Getting Leadership Buy-in For Your Conference Upgrades

TTIP: more US market access, reform investment protection, retain EU standards

Your conference planning team has bought in to the idea that their traditional conference model needs to change.

They’ve even agreed to some of the unique changes that should happen. Now you have to convince your leadership including the C-Suite, possibly the Board of Directors, and others, that these changes are the right move to make.

So where do you start? Especially since our brains are attracted to all the reasons why change is a bad idea. What types of discussion starters can you have with your leadership to impact positive changes?

Start With The Context, Business Outcome And An Open-Ended Question

Start with the context.

What are you wanting to change and why? Set the stage with where you currently are and where you want to go.

Float an idea or notion to the group to serve as the background for your potential change.

Then ask an open-ended question about the business impact of this change. Don’t ask a yes or no question. Open-ended questions force the listener to be more insightful with their response.

You’ll want to focus on the business outcomes and impact this change will have. And you’ll want to discover what is important to the responder in this process.

Hat tips to Dave Mroczek & Associates’ Discovery/Fulfillment sales skills for these ideas and techniques. Additional resource & source: Allen Interactions their manager/blogger Gerald Matykowski.

Common Leadership Resistance & Stage Setting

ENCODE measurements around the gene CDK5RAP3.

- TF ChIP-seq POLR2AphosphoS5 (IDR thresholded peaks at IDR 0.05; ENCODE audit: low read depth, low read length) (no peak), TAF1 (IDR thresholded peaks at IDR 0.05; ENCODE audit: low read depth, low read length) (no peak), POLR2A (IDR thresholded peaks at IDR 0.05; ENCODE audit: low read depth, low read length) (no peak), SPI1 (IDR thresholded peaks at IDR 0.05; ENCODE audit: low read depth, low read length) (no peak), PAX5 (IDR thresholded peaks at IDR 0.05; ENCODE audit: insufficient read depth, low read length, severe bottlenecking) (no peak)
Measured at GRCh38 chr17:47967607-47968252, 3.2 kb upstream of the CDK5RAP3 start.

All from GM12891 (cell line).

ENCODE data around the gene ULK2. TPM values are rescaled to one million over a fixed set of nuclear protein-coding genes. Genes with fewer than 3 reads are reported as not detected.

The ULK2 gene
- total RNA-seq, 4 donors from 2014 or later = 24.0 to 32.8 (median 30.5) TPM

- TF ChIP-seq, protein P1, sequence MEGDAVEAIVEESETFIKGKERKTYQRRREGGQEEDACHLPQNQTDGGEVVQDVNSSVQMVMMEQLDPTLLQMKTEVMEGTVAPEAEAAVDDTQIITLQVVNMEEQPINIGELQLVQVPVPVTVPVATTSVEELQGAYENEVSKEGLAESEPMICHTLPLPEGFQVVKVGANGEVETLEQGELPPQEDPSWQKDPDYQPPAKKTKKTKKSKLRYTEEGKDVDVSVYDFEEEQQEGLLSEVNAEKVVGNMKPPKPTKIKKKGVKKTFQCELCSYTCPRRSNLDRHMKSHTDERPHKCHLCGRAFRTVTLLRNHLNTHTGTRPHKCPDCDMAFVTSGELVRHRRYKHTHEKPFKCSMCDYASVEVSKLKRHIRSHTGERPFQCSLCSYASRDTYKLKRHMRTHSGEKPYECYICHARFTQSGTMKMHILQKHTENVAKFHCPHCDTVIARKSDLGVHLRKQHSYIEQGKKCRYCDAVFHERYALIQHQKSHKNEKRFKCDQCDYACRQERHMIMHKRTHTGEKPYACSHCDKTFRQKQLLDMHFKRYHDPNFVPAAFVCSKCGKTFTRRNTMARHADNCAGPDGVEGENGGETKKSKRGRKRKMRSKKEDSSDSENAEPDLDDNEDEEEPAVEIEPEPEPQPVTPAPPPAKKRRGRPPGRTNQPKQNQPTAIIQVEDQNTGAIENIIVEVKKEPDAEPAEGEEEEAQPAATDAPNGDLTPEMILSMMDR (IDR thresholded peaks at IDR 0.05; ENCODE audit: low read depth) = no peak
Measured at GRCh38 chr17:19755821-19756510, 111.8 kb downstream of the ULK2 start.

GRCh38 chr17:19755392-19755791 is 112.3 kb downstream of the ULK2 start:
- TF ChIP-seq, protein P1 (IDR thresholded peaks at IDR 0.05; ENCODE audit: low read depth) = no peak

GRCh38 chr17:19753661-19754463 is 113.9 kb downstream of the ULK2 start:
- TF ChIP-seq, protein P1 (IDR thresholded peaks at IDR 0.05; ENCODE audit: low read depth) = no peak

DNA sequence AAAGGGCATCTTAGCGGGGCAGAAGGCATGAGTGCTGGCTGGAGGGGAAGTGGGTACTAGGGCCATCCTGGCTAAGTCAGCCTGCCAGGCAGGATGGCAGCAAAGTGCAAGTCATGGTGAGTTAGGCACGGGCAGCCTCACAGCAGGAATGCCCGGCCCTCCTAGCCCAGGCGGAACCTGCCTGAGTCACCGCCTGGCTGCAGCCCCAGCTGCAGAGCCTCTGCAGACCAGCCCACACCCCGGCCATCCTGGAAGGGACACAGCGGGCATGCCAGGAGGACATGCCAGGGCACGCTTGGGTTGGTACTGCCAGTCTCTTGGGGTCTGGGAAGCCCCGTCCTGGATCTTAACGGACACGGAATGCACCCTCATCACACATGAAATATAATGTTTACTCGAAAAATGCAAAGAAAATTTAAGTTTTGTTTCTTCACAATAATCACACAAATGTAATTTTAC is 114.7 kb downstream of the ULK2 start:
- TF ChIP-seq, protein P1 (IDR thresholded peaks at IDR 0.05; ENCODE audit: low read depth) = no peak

Here are some common concerns and hesitations about changing traditional conference models and the questions to set the stage.

1. Our conferences have been extremely successful, let’s just do the best with the current tools we have.

Set the stage:

Ultimately, our conferences are judged by how attendees perform back on the job after attending our event. We can save time and money by moving some information that we share at the event online instead. Then we can focus on improving attendee on the job performance instead of just dispensing information.

Open ended question about performance improvement:

So what value do you see in investing in helping our speakers focus on attendee on the job improvement and transitioning from dispensers of information to facilitators of learning?

2. Our conferences offer education for certification and compliance so we just need to continue to do that.

Set the stage:

Employers and certification auditing agencies are looking at the actually learning taking place and not if the speaker covered the content or the attendee sat through a lecture on the compliance topic. Also, our attendees say that our conference education is boring.

Open ended question about business impact:

If our attendees are yawning during our education and are saying its boring, are we really mitigating non-compliance and risk?

3. We secure subject matter experts (SMEs). They have all the information that our attendees need.

Set the stage:

We can’t create effective conference learning without the help of SMEs. What we hope to do is leverage the SME’s knowledge to identify what the attendee must do to demonstrate that they know and can apply the content.

Open ended question about business impact:

What types of things would a poorly-trained employee do that indicated they don’t know what, how or when to do something specific?

What are some other common leadership concerns about changing conference formats? What other open ended questions could we use to spark performance-driven conversations?

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